At the current time I've got a late 2009 27" 2.8GHz Core i7 iMac but over the past 12-months I've got much more into photography (i.e. hoping to actually make some money out of it) and my iMac has recently been starting to suffer from a lack of performance when handling the RAW files produced by my D600 (Lightroom is a little sluggish but the real slowdown are in Photoshop CC when using SmartFilters) and I'm running out of disk space rapidly. As much as I really like the 27" display I've chosen the MacBook Pro for the portability but I'm going to pair it with a Dell UltraSharp 27" U2713H, which should give me an excellent display for doing the colour work, plus adds a 4-port USB 3 hub. All I need to sort out now is a safe means of archiving my photos on an external drive, preferably in a RAID 1 configuration. My decision has been helped by the fact that a Core i7 iMac with an SSD is a Built-To-Order computer that has no discount whereas numerous places are selling the top Retina MacBook Pro with a discount sufficient to cover the cost of the separate display relative to the BTO order cost of the iMac.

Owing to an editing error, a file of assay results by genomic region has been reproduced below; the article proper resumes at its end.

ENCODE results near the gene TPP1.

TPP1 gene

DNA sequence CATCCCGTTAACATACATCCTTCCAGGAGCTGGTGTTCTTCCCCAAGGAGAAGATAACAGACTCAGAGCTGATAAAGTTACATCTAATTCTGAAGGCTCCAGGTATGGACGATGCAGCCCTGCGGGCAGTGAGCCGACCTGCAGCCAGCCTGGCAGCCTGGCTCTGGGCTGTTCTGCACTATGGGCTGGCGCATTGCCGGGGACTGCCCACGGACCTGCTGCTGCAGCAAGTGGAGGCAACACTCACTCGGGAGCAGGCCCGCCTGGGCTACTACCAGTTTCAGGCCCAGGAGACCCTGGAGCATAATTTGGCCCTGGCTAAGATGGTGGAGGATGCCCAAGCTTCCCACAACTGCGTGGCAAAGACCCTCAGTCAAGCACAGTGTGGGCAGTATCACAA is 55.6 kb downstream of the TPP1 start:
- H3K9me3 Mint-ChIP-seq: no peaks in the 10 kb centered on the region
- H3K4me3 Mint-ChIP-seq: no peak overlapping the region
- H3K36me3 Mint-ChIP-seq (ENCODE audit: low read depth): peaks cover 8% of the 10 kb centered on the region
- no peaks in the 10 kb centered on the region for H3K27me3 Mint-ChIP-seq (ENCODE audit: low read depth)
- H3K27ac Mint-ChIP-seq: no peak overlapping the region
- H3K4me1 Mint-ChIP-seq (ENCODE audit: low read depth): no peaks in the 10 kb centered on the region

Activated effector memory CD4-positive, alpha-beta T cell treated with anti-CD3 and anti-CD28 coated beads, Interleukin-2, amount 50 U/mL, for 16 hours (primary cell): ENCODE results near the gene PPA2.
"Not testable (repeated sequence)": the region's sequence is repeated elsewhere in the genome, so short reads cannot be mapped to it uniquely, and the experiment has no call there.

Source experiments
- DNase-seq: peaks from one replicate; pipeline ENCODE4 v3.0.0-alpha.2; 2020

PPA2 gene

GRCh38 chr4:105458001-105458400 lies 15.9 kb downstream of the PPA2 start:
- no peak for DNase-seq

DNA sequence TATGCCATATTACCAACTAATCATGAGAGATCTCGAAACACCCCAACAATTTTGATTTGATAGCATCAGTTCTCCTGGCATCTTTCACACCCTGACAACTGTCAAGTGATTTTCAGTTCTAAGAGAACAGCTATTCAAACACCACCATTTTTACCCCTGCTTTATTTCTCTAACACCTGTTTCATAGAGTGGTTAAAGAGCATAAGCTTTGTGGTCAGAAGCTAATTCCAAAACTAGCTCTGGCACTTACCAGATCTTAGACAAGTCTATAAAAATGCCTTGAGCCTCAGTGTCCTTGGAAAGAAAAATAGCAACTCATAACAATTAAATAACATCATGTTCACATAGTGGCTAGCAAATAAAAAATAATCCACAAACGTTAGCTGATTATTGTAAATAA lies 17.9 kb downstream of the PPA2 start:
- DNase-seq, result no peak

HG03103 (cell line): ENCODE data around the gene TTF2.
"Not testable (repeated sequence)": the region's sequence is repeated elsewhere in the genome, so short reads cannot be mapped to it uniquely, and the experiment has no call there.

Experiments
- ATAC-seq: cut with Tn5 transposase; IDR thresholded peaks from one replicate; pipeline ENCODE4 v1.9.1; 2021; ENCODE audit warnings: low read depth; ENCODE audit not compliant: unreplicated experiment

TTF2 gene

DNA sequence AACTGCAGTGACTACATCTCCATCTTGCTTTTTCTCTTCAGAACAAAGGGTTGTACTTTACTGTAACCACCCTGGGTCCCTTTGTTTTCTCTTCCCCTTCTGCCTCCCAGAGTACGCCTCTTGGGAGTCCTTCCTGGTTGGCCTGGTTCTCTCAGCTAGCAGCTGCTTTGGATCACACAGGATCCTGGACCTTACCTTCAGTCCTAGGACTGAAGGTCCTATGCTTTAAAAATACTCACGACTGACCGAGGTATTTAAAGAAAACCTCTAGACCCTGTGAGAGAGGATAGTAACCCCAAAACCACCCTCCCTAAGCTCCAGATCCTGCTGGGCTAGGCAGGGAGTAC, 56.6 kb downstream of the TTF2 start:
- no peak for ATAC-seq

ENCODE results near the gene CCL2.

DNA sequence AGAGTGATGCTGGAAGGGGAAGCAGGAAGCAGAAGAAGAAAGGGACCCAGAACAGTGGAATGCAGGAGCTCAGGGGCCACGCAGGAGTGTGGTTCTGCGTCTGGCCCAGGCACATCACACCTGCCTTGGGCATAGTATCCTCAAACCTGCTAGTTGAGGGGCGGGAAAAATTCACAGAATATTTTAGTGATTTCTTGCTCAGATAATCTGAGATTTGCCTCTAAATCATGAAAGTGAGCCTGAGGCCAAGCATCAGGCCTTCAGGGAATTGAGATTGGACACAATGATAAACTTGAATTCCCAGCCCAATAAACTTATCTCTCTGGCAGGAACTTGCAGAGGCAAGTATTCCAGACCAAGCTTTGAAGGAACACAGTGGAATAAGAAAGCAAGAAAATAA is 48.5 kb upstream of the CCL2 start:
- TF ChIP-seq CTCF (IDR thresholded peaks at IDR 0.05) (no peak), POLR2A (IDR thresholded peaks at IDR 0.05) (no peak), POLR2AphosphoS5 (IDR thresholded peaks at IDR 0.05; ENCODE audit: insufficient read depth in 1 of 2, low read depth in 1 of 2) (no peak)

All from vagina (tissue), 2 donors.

To Cyborg21,

    Do not worry too much about what Apple will do with the iMac or MacBook Pro in the future. Both will see new models next year (possibly more than one) because that's what happens every year. Both the iMac and MacBook Pro were updated recently so you should not expect to see new versions soon. I find the idea of a cheeper iMac (unless one made for schools/universities) unlikely. I would not expect to see the design of either the iMac or MacBook Pro change this year since both designs are comparatively new and I'm honestly not sure where they can take them going forwards (I'd suggest they are as thin as they are likely to get). If I had to bet on a design change then the MacBook Pro seems to be more likely but I really would not bet very much money.

    If you decide on the iMac then buying your memory from a 3rd party, such as Crucial or Other World Computing (OWC) is a good idea. The price difference compared to Apple is not large for small changes in RAM (e.g. upgrading from 8GB to 16GB) but is very substantial for bigger upgrades. Since I do not where you are from it is hard to say if either companies would ship to you but it is well worth you checking.